Article

Daniela Mrázková

(b Bohuňovice, July 27, 1934).

Czech photographer. He trained as a porcelain modeller in Karlovy Vary and studied stage design in Prague. He took up photography seriously in 1958. He first worked as a graphic artist in advertising, then as a photographer at the Museum of Industrial Art in Prague and from 1983 freelance. From the beginning Svoboda intentionally followed the style, and even the lifestyle, of Josef Sudek. Svoboda concentrated exclusively on the world of intimate images, photographing static objects belonging to his immediate surroundings and expressing intimate feelings through depictions of his flat or workplace. He enlarged from medium or large format negatives, and light plays a meaningful role in his images....

Article

Mariana Katzarova

(b Kazanlŭk, Feb 22, 1899; d Sofia, April 26, 1986).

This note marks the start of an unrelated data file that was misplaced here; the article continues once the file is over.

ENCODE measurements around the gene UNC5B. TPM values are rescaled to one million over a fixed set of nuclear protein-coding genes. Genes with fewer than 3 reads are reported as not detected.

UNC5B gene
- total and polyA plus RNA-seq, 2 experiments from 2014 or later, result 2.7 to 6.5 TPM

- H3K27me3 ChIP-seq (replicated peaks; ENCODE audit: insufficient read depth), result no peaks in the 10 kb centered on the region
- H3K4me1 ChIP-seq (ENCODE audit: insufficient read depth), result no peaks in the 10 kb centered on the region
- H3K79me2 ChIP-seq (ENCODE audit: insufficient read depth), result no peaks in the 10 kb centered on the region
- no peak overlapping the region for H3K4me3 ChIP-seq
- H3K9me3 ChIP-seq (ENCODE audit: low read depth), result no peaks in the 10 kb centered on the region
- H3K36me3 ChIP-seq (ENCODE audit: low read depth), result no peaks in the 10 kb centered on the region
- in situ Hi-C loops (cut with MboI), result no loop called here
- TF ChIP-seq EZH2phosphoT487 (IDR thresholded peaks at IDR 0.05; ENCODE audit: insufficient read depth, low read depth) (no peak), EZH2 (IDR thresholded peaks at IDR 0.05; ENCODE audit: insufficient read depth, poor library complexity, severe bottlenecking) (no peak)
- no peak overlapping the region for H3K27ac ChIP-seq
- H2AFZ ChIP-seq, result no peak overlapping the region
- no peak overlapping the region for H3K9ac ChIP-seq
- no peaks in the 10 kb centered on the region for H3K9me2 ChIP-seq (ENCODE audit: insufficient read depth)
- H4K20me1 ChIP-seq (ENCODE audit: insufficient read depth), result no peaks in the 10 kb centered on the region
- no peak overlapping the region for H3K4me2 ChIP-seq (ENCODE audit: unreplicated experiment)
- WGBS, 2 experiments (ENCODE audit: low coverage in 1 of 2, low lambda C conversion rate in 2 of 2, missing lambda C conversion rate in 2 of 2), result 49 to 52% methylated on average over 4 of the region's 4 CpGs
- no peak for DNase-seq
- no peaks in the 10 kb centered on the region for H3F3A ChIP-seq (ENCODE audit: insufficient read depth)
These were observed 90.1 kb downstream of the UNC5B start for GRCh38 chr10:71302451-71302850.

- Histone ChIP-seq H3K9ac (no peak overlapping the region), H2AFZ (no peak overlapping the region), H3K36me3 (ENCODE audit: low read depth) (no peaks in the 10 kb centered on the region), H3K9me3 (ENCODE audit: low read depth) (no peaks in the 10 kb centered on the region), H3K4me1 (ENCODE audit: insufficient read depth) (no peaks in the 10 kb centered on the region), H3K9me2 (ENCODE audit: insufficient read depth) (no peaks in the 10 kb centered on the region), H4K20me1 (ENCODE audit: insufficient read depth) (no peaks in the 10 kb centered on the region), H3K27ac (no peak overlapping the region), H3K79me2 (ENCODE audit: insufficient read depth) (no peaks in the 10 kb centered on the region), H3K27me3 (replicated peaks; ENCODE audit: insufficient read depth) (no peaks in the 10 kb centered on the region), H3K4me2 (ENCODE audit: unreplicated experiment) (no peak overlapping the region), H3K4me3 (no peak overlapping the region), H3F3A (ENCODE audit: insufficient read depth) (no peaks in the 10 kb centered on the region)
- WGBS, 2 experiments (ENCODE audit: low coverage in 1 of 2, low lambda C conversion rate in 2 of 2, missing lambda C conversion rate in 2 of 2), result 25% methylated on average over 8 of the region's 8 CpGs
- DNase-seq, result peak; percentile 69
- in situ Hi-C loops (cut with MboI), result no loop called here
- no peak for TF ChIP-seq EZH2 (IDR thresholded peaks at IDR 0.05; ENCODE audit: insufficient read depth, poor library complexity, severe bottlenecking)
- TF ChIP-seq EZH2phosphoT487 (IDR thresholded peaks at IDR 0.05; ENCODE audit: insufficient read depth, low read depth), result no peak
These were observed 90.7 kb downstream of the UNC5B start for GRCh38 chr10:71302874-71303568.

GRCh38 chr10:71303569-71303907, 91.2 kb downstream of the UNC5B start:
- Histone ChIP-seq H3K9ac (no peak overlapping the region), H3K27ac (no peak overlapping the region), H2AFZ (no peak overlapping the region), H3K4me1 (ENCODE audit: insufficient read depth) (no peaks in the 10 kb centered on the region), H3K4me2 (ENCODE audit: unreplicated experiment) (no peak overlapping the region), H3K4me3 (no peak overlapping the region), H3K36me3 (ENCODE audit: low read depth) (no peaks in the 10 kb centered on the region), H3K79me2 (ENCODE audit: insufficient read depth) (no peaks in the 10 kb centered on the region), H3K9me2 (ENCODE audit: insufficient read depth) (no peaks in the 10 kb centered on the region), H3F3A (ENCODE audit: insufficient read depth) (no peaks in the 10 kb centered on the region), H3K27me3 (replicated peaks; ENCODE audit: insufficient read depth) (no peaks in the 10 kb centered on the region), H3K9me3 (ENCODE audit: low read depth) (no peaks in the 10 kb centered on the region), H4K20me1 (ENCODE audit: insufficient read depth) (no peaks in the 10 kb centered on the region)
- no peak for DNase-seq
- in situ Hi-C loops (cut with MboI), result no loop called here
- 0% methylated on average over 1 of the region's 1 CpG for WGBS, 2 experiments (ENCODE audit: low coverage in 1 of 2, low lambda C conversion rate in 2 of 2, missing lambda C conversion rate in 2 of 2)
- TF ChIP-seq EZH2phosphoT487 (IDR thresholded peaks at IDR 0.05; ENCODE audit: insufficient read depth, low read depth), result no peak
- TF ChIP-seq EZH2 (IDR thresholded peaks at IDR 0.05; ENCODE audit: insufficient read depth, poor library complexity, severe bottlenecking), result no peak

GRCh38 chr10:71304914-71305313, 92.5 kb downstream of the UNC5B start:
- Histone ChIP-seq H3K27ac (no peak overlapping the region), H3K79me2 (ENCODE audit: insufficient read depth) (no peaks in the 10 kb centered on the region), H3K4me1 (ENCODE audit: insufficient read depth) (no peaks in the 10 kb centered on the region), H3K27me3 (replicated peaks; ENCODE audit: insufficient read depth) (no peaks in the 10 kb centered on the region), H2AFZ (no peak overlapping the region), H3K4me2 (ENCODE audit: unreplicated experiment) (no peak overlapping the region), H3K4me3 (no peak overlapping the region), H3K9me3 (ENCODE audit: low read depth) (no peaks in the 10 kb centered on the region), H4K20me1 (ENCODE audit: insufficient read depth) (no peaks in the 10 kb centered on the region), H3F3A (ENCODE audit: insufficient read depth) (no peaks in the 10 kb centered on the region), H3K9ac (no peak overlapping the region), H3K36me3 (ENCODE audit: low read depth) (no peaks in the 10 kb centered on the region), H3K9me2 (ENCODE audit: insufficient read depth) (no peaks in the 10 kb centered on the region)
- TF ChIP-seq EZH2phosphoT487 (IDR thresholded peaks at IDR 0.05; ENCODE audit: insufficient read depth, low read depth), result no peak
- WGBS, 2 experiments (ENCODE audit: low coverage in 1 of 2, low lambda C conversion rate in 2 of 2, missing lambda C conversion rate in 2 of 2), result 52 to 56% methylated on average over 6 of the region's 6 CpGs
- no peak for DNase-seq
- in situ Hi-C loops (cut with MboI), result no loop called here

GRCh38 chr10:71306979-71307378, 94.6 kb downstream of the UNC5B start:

Bulgarian painter, stained-glass designer, ceramicist, illustrator and teacher. He studied art under Karl von Maar at the Akademie der Bildenden Künste, Munich, and in 1924 under Stephan Ivanov (1875–1951) at the National Academy of Arts (Natsionalna Hudozhestvena Academia), Sofia. He became known as an artist who worked in a wide variety of media, executing paintings, book illustrations and stained glass. In 1922 he became the youngest member of the National Art Society of Bulgaria and later its chairman. He was also chairman of the Union of Bulgarian Artists for several terms. During the 1930s Uzunov became known as a master of portrait painting: among his best-known works are the Poet Liliev (1929), the Theatre Director Masalitinov (1931) and the Actor Krustyo Sarafov in the Role of Falstaff (1932; all Sofia, N.A.G.). From 1938 he was a professor of painting at the National Academy of Arts, Sofia. He represented Bulgaria at the Venice Biennale in ...